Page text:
[Our celebration of the Reformation is often focused on what took place in Europe. But how did it spread to the Americas? The following article by Rev. Good explains the very first attempt to bring the Reformed faith to America, beginning in Brazil. In those days, Reformers were often martyrs as well—not so much at the hands of the natives encountered, but from Roman Catholics who continued their assault on Protestantism in the “New World” as well. Thank God for the courage of conviction shown by these early Reformed missionaries. May such zeal inspire us yet today, as the Reformation continues.]
The forerunners of the German Reformed Church in Pennsylvania were the French and the Dutch. It is, however, to be placed to the credit of the Germans that the first colony ever planted in America was German. The king of Spain mortgaged South America (all the America known to him) to the great German banking houses of the Welzers and Fuggers in return for their financial aid in colonizing and developing the new world. Thus Welzer, a wealthy merchant of Augsburg, obtained a grant of territory from Emperor Charles V., and in 1526 he sent three ships with 500 soldiers and a company of traders to South America. This colony erected a fort and laid out a town. Through the later separation of Germany from Spain and the death of Charles V, the colony was finally broken up after it had existed for thirty years. But its memorial still remains in South America in Venezuela, which is the Spanish for Welzerland. It is also interesting to notice that not only were the first colonists Germans, but that the first colonists that were Protestants were Reformed. They included among them the first foreign missionaries of Protestantism.
The first Protestant settlement in America was the French Reformed colony in Brazil. And as they began the work among the native Indians there, they also have the honor of being the first Protestant missionaries. Protestantism was hardly born before it began to save the heathen. These missionaries were sent out one year before the Lutherans sent their first foreign missionaries to Lapland. The names of these first missionaries deserve to be embalmed in fame. They were Peter Richer and William Chartier.
The Beginning of the Colony
In 1555 a French colony was sent to Brazil. It was led by Villegagnon, who by his ability and bravery had become vice admiral of Brittany. He was the one who in 1548 had brought Mary Queen of Scots safely to France in spite of the watchfulness of the English. He espoused the Protestant cause and dreamed of founding a great French colony in the new world. Admiral Coligny too approved of the expedition, for he feared a persecution (such as came so terribly on himself and the Huguenot Church afterward) and he looked westward toward America as an asylum for his persecuted brethren. The expedition sailed July 12, 1555, from Havre and landed in the harbor of Rio Janeiro, November 10, 1555. They took possession of the country in the name of France, calling it Antarctic France. On an island in the harbor, which still bears his name, Villegagnon erected a fort.
On February 4, 1556, he sent one of his ships back to Europe, and through it sent word, asking for some Reformed ministers for the colony. The Reformed family of Churches has always been ready to respond to a call to missionary work, and the church of Calvin, at Geneva, at once appointed two ministers. They set sail together with about a dozen artisans from Geneva, led by DuPont, in a ship which had about 200 colonists. After being almost shipwrecked they arrived at Rio Janeiro March 9. When they saw land, they rejoiced with new joy at being the first to tell the story of Christ to the heathen.
Villegagnon welcomed them by a salute from the fort. A thanksgiving service was held, at which they sang the fifth Psalm, after which Richer preached on the 26th Psalm. Villegagnon ordered them to hold a daily service. On March 21 they celebrated the Lord’s Supper, the first time a Protestant communion was ever celebrated in America—a forerunner of many rich spiritual feasts to the thousands of Protestants who after them settled in this western world. It was not long before the ministers, touched by the condition of the natives, endeavored through an interpreter to teach them the first principles of the Protestant religion. The natives were greatly astonished at what they heard, and some of them promised to become worshipers of the true God.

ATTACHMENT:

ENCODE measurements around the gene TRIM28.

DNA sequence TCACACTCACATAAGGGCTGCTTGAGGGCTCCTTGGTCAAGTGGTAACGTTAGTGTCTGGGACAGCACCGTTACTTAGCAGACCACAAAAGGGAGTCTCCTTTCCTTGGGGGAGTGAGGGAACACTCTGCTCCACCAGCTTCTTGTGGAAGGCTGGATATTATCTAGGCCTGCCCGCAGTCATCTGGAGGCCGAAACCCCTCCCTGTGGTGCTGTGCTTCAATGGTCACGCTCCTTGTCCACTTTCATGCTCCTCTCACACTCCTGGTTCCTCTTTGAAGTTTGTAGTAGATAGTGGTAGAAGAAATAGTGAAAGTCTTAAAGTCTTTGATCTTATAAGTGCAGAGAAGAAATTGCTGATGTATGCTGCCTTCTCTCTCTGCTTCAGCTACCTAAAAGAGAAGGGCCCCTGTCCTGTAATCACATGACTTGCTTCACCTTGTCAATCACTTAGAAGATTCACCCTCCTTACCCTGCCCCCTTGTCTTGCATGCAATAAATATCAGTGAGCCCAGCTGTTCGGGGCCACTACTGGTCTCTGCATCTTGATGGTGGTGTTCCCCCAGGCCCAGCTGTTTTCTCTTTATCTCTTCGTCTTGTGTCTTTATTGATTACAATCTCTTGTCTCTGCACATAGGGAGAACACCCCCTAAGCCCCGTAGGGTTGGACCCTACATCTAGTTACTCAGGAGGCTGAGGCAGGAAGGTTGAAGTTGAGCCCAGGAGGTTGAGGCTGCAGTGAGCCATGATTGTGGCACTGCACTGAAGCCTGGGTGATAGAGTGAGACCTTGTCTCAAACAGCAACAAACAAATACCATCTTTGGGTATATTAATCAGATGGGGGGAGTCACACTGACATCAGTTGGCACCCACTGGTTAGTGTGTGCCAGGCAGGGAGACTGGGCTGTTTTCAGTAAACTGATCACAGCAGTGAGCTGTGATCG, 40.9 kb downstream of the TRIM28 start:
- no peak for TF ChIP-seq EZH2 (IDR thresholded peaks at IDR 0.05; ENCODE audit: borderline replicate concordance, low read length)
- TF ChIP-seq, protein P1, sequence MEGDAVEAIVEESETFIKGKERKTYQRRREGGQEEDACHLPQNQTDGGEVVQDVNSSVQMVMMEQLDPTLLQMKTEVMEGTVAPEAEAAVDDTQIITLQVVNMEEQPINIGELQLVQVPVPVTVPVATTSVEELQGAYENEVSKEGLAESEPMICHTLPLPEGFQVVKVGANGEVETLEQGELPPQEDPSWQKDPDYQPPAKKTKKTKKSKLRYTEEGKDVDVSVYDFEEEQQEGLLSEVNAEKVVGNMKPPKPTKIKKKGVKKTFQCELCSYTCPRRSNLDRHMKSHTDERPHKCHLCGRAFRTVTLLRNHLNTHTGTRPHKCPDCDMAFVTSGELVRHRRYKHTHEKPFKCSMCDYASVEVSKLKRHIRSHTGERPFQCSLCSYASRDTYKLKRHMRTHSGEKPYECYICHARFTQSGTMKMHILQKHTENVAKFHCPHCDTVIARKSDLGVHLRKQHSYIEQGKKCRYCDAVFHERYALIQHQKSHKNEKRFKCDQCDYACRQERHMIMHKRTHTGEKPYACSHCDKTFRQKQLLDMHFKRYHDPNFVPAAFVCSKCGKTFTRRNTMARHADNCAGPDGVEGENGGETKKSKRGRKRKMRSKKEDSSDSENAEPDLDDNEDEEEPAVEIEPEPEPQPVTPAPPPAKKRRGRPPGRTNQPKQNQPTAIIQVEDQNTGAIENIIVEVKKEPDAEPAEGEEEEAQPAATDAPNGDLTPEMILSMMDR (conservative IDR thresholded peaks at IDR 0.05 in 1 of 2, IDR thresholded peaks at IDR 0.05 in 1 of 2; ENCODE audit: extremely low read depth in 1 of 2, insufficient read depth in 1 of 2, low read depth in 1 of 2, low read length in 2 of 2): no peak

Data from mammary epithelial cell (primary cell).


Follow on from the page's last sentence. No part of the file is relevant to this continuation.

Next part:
But the colony had too short a history to produce great or permanent results. Unfortunately, Villegagnon began gradually to return to the Romish faith. Among the emigrants was a student of the Sorbonne in Paris who had been secretly promised the episcopal jurisdiction over the colony if it were won back to Rome. To accomplish this, he introduced controversies on some doctrinal points with the Reformed ministers, as, is it lawful to mix water with wine in the Lord’s Supper? may the sacramental bread be made of Indian corn? etc. He also objected to certain rites of the Reformed, claiming that unleavened bread ought to be used at the communion, and baptism should be with salt and oil as well as water. The ministers stoutly withstood him. But when Richer preached against these doctrines, Villegagnon became angry and forbade him to preach on such subjects and to administer the Lord’s Supper. The questions in dispute were referred to the French Reformed church, and Chartier was sent back to Europe for a decision on these points.
While Villegagnon was in this uncertain state of mind, ship from France arrived, which brought him a letter from the Cardinal of Lorraine restoring him to the bosom of the Catholic Church again. He now openly attacked Calvin, calling him “a frightful heretic.” He began persecuting the Reformed by ordering Richer to subscribe to the Romish doctrines of the mass and purgatory. This he refused to do. He therefore drove Richer and the Genevan contingent from the fort. But whither should they go? There was not a Protestant colony in all the new world save their own. They went across the bay to the mainland at the risk of being massacred by the Indians. Fortunately the natives received them kindly and brought food to them, while they in return tried to teach them the way of life.
As they could not exist there long, they asked permission of Villegagnon to return to Europe. He finally allowed them to return on a French vessel that came into port, provided they would take in their vessel a sealed chest. In this, with the basest perfidy, he had placed a paper which was to be given to the judge of the French province where they might happen to land. This paper preferred charges against them as heretics and directed the judge to seize them and burn them at the stake.